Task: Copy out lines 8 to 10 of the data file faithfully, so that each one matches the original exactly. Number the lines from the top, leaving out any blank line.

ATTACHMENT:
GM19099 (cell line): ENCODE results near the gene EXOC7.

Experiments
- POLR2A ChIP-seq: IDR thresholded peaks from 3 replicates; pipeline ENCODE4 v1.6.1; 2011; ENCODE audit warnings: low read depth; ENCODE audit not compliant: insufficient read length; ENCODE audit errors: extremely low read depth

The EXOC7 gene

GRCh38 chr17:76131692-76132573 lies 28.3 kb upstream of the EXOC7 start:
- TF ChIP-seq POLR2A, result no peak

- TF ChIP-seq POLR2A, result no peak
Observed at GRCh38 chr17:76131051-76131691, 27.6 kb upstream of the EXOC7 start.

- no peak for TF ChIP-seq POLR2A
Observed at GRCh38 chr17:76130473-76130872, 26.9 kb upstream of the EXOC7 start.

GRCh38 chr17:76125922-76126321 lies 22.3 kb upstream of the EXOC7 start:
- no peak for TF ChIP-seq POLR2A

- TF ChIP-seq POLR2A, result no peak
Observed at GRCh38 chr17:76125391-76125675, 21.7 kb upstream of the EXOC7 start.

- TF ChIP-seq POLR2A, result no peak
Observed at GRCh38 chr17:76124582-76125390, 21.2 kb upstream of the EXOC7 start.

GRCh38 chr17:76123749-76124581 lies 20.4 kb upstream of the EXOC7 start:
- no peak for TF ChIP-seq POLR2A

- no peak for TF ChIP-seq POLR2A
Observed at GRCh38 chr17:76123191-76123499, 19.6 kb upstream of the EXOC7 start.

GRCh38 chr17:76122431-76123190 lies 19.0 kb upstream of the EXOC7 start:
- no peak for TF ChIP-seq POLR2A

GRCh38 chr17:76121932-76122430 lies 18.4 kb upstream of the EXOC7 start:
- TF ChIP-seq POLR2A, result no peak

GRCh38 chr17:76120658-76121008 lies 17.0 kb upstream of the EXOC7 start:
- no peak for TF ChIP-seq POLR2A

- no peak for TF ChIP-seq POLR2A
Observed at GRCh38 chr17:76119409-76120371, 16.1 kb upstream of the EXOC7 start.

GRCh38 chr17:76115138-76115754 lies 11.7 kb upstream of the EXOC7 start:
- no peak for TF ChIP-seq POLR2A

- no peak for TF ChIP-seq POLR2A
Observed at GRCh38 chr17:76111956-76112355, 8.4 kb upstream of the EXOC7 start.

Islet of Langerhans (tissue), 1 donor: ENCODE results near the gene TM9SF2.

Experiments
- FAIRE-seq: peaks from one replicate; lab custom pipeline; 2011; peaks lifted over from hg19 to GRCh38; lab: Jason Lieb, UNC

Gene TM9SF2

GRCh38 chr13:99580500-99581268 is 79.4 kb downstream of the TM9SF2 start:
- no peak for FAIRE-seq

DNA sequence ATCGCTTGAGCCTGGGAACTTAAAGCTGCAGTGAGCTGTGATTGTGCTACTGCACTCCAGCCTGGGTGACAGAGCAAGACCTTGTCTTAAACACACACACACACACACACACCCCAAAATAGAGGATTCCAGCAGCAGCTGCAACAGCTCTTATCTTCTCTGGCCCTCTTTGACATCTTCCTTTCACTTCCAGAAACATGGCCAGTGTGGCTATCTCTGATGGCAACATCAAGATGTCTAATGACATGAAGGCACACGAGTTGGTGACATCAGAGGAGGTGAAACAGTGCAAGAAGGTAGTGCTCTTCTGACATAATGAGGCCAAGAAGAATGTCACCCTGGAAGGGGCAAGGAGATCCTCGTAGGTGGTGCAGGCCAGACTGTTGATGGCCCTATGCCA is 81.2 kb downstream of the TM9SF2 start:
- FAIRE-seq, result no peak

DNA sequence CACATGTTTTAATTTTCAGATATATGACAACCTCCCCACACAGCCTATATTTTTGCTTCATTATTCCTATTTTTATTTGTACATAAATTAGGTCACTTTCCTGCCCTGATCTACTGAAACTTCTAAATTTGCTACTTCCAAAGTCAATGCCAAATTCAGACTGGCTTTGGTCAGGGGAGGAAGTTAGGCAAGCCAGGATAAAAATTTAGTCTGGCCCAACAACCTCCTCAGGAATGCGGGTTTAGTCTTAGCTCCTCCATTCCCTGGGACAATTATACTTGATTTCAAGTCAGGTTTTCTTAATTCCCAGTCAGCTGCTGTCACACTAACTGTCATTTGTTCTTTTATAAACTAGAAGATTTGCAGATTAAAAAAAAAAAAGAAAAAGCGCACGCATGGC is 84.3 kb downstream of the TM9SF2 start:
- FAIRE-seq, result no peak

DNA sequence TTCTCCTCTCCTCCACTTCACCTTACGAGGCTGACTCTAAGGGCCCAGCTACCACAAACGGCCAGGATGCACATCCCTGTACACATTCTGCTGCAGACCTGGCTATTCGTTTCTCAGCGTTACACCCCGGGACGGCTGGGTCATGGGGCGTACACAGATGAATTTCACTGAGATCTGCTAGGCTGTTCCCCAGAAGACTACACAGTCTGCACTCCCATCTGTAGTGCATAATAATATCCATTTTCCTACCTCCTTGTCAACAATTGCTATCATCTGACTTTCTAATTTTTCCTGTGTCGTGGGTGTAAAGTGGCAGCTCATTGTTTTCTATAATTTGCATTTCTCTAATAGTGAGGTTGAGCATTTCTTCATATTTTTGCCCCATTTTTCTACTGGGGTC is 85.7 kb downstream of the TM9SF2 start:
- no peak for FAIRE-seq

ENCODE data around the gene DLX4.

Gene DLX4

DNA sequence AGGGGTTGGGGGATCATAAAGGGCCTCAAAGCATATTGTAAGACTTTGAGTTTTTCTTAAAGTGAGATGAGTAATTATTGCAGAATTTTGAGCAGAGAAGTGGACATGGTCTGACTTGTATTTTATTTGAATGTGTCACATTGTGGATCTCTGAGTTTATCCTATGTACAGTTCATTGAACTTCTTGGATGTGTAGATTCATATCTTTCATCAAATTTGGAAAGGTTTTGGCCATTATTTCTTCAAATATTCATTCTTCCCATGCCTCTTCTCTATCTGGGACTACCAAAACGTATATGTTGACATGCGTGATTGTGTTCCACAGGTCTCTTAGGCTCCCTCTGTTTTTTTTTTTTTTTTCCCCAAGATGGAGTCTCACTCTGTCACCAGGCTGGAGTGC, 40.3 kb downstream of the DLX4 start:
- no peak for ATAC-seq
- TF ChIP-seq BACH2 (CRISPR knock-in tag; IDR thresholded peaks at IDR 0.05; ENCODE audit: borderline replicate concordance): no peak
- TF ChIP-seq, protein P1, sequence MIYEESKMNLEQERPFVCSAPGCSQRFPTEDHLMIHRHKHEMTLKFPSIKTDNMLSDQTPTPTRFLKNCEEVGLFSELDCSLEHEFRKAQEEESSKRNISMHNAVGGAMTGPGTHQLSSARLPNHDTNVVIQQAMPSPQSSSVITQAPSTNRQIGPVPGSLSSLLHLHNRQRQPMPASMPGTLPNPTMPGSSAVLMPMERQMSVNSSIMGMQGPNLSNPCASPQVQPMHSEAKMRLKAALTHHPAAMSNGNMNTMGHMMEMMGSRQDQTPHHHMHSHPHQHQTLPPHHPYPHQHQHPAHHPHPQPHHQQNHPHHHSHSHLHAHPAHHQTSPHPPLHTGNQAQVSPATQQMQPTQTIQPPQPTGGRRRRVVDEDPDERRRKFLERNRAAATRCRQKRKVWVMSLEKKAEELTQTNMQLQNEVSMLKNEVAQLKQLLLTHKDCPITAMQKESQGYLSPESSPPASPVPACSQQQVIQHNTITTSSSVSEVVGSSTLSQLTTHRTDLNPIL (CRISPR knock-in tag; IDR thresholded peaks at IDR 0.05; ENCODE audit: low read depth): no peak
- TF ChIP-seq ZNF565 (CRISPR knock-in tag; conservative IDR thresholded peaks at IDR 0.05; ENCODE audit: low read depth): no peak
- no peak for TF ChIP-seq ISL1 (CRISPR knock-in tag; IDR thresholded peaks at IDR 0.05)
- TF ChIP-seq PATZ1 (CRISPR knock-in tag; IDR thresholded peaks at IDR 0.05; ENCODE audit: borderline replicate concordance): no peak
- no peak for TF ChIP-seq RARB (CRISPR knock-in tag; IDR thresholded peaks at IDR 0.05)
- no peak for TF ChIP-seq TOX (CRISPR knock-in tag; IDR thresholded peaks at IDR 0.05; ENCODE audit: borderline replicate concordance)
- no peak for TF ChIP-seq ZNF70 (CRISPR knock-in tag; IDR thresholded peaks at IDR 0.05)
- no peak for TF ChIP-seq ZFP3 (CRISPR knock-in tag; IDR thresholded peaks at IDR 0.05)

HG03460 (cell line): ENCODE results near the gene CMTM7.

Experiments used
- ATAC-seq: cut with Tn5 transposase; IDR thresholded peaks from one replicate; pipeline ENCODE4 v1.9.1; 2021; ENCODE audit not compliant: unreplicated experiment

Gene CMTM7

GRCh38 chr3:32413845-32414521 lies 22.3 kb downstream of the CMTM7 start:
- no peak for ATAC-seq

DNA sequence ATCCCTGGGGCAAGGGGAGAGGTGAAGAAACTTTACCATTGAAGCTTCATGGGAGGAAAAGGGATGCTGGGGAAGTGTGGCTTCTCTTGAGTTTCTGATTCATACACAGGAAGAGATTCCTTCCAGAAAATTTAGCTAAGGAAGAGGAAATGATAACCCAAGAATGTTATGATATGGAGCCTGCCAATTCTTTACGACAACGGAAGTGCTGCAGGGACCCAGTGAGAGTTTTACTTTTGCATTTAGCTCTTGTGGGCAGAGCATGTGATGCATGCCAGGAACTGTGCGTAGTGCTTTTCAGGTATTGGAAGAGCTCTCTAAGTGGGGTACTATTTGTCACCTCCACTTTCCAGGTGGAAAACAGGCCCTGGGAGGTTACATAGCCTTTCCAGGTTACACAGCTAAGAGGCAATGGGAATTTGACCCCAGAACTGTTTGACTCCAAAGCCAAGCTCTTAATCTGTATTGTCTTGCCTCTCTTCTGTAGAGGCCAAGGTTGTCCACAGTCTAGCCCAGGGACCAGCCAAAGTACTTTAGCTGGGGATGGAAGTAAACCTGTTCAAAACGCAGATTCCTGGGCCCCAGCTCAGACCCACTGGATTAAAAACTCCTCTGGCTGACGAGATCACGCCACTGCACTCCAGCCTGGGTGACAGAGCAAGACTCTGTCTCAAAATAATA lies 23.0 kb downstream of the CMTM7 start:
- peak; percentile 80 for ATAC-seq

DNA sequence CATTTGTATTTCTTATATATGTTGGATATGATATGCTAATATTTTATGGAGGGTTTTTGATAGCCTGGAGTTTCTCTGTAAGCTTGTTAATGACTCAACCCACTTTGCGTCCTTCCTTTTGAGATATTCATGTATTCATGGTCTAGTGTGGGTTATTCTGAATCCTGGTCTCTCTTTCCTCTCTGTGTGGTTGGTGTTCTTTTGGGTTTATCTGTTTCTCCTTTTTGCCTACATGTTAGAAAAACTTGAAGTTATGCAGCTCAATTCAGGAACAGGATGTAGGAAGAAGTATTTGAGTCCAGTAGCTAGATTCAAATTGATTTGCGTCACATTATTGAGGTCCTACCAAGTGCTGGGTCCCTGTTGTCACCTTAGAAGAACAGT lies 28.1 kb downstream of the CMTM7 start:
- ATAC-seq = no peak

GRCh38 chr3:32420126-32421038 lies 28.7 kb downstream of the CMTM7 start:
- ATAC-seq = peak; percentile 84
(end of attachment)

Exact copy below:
Observed at GRCh38 chr17:76131051-76131691, 27.6 kb upstream of the EXOC7 start.

- no peak for TF ChIP-seq POLR2A
Observed at GRCh38 chr17:76130473-76130872, 26.9 kb upstream of the EXOC7 start.